South Carolina Supreme Court Rules on Attorney Client Privilege Treatment in Bad Faith Law

The SC Supreme Court recently addressed a novel issue of how attorney-client privilege is treated  with regard to insurance bad faith law.  The issue arose out of a construction defect lawsuit when the Insurer failed to defend its Insured, a contractor.  After settling out of the case personally, the Insured sued the Insurer for bad faith refusal to defend.  In discovery, the Insured sought the Insurer’s claim file including correspondence between the Insurer and its attorneys.  The Insurer claimed privilege over those communications, but the Insured argued that the Insurer’s denial of liability for bad faith and its affirmative defense of “good faith” resulted in waiver of the attorney-client privilege.  The discovery dispute ultimately found its way to the SC Supreme Court.

The Court held that a denial of bad faith and/or the assertion of good faith by an insurer does not, standing alone, place a privileged communication “at issue” such that the attorney-client privilege is automatically waived.  Instead, the Court adopted a middle-ground, case-by-case approach akin to Arizona law.  Per the Court’s holding, a client does not waive the attorney-client privilege simply by bringing or defending a lawsuit; rather, waiver requires the additional interjection of the issue of advice of counsel (either expressly or implicitly) by the client.  In other words, whether or not “advice of counsel” is raised as an affirmative defense, if the client defends based on the affirmative theory that the client’s mental state at the time at issue (such as when the Insurer denied the Insured’s claim) was based on an evaluation of the law and the facts then existing, such would equate to putting the legal evaluation “at issue” and thus result in a waiver of the privilege.

In re: Mt. Hawley Ins. Co., Op. No. 27892 (S.C. Sup. Ct., June 12, 2019)

First Lattes, Then Legal Precedent: Waiver Of Attorney-Client Privilege In Bad Faith Cases

What happens in Washington may not stay in Washington.  Earlier this year, the Washington Supreme Court addressed the scope of the attorney-client privilege and work product for an insurer defending against a bad faith claim brought by its insured. See Cedell v. Farmers Ins. Co. of Washington, 176 Wash. 2d 686, 295 P.3d 239 (2013).  In that case, the insured filed suit against his homeowners insurer for bad faith when it refused to pay his fire loss claim for a year after the loss. The insurer retained coverage counsel to assist in its evaluation of the claim. During discovery, the insurer produced a heavily redacted copy of its claim file, including a privilege log that cited the attorney-client privilege and work product as bases for more than 200 redactions and withholdings. The insured filed a motion to compel, claiming that the attorney-client and work product privileges did not apply in bad faith litigation. The insurer moved for a protective order.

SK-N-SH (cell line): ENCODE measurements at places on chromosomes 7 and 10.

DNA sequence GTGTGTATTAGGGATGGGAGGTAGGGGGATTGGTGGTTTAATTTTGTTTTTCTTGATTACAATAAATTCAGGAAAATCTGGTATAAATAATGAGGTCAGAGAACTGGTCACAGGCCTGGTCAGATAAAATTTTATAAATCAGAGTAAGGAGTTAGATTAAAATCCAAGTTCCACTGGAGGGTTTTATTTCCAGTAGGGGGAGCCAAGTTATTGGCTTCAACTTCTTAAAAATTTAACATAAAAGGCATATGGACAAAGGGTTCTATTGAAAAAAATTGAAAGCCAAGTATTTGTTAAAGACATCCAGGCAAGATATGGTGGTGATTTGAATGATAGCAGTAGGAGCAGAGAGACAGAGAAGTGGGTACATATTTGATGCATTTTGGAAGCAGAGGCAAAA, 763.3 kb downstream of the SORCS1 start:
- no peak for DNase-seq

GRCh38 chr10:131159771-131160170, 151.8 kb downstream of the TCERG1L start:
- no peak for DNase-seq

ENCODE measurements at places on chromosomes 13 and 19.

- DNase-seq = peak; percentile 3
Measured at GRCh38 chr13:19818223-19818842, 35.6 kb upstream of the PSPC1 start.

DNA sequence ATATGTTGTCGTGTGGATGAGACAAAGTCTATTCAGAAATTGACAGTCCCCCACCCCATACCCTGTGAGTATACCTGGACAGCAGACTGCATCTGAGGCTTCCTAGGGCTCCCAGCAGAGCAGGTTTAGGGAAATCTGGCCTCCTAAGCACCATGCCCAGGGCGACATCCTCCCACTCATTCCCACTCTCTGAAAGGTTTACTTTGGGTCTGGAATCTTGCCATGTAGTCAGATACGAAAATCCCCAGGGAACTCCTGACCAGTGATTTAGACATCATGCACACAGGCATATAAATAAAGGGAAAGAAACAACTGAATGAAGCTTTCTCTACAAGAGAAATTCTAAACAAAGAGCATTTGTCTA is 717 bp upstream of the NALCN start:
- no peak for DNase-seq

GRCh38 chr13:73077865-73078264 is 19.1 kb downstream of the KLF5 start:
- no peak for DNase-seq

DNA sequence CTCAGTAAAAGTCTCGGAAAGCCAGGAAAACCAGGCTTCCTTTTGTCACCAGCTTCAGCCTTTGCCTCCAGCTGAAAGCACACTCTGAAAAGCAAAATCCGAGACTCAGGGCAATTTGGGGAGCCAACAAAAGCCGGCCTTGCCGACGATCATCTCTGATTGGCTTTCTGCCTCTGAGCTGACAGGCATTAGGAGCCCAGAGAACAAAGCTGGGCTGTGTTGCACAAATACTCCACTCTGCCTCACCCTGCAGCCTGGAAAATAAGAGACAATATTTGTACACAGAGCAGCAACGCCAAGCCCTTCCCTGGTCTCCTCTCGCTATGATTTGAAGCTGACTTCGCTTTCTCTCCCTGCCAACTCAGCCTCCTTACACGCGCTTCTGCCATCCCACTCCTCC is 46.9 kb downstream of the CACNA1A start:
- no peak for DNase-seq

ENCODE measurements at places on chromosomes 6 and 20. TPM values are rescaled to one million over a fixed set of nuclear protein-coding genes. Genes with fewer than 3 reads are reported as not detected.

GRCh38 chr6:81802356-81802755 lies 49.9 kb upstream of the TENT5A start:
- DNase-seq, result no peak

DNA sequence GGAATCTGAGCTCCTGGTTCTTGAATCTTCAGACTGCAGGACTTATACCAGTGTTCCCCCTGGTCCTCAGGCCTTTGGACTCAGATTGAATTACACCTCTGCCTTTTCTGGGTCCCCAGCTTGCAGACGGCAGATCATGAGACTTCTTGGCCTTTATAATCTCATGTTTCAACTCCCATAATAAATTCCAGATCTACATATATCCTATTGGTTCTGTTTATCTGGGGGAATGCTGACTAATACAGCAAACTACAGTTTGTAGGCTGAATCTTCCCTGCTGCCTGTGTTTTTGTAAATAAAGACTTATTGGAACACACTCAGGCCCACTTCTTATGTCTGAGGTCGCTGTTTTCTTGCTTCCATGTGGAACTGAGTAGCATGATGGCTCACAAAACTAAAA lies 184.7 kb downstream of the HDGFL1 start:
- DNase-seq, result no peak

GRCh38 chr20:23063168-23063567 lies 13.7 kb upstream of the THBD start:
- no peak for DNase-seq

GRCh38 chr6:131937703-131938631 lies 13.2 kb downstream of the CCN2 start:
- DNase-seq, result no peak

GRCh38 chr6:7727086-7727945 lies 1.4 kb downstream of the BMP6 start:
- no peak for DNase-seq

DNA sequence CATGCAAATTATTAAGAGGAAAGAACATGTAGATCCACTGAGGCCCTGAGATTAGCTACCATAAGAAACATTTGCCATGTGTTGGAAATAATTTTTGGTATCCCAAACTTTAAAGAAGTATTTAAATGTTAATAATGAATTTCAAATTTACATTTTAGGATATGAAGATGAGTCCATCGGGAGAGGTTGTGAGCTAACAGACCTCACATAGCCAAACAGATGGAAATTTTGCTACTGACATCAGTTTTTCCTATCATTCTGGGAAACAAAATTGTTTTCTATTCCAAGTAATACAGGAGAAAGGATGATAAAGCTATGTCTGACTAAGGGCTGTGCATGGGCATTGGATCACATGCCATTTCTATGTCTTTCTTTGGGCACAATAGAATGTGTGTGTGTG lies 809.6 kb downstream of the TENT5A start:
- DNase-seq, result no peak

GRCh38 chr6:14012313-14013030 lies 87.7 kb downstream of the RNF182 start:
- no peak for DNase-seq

The trial court conducted an in cameralock and chainreview of the redacted documents and decided that the attorney-client privilege would never apply because “[i]n the context of a claim arising from a residential fire, the insurer owes the insured a heightened duty—a fiduciary duty, which by its nature is not, and should not be adversarial.” The trial court also found that the insured was entitled to the insurer’s work product and awarded sanctions and attorney’s fees against the insurer.

On appeal, the Washington Supreme Court held that when an insured brings a first-party bad faith claim against its insurer, attorney-client privilege and work product protection are presumptively not relevant to claims adjustment communications.  The court in Cedell outlined a process by which the insurer may overcome this presumption: